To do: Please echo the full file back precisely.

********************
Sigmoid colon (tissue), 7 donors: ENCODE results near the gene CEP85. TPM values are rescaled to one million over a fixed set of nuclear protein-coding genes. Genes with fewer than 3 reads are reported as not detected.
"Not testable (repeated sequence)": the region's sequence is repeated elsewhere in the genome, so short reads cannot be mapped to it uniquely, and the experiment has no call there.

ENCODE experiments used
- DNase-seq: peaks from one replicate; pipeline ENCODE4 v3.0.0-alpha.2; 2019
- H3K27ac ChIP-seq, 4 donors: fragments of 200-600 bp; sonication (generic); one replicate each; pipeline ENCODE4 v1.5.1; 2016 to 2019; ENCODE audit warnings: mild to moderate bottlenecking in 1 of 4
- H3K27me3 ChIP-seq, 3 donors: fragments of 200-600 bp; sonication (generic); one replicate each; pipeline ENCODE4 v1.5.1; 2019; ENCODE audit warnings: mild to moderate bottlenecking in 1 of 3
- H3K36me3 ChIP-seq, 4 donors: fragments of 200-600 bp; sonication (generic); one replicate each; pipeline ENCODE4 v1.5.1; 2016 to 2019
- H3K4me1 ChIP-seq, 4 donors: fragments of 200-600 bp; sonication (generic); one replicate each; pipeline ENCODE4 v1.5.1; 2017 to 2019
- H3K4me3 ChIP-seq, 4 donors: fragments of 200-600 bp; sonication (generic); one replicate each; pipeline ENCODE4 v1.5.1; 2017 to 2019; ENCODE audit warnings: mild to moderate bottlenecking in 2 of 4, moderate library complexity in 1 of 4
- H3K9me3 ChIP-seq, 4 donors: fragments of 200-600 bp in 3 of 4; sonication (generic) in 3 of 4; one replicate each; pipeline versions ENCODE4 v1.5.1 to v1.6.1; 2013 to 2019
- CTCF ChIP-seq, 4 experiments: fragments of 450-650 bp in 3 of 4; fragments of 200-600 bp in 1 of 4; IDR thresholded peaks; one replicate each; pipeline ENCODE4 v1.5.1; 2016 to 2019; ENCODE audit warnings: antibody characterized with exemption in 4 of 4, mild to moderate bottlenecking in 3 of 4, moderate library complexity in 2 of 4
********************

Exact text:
Sigmoid colon (tissue), 7 donors: ENCODE results near the gene CEP85. TPM values are rescaled to one million over a fixed set of nuclear protein-coding genes. Genes with fewer than 3 reads are reported as not detected.
"Not testable (repeated sequence)": the region's sequence is repeated elsewhere in the genome, so short reads cannot be mapped to it uniquely, and the experiment has no call there.

ENCODE experiments used
- DNase-seq: peaks from one replicate; pipeline ENCODE4 v3.0.0-alpha.2; 2019
- H3K27ac ChIP-seq, 4 donors: fragments of 200-600 bp; sonication (generic); one replicate each; pipeline ENCODE4 v1.5.1; 2016 to 2019; ENCODE audit warnings: mild to moderate bottlenecking in 1 of 4
- H3K27me3 ChIP-seq, 3 donors: fragments of 200-600 bp; sonication (generic); one replicate each; pipeline ENCODE4 v1.5.1; 2019; ENCODE audit warnings: mild to moderate bottlenecking in 1 of 3
- H3K36me3 ChIP-seq, 4 donors: fragments of 200-600 bp; sonication (generic); one replicate each; pipeline ENCODE4 v1.5.1; 2016 to 2019
- H3K4me1 ChIP-seq, 4 donors: fragments of 200-600 bp; sonication (generic); one replicate each; pipeline ENCODE4 v1.5.1; 2017 to 2019
- H3K4me3 ChIP-seq, 4 donors: fragments of 200-600 bp; sonication (generic); one replicate each; pipeline ENCODE4 v1.5.1; 2017 to 2019; ENCODE audit warnings: mild to moderate bottlenecking in 2 of 4, moderate library complexity in 1 of 4
- H3K9me3 ChIP-seq, 4 donors: fragments of 200-600 bp in 3 of 4; sonication (generic) in 3 of 4; one replicate each; pipeline versions ENCODE4 v1.5.1 to v1.6.1; 2013 to 2019
- CTCF ChIP-seq, 4 experiments: fragments of 450-650 bp in 3 of 4; fragments of 200-600 bp in 1 of 4; IDR thresholded peaks; one replicate each; pipeline ENCODE4 v1.5.1; 2016 to 2019; ENCODE audit warnings: antibody characterized with exemption in 4 of 4, mild to moderate bottlenecking in 3 of 4, moderate library complexity in 2 of 4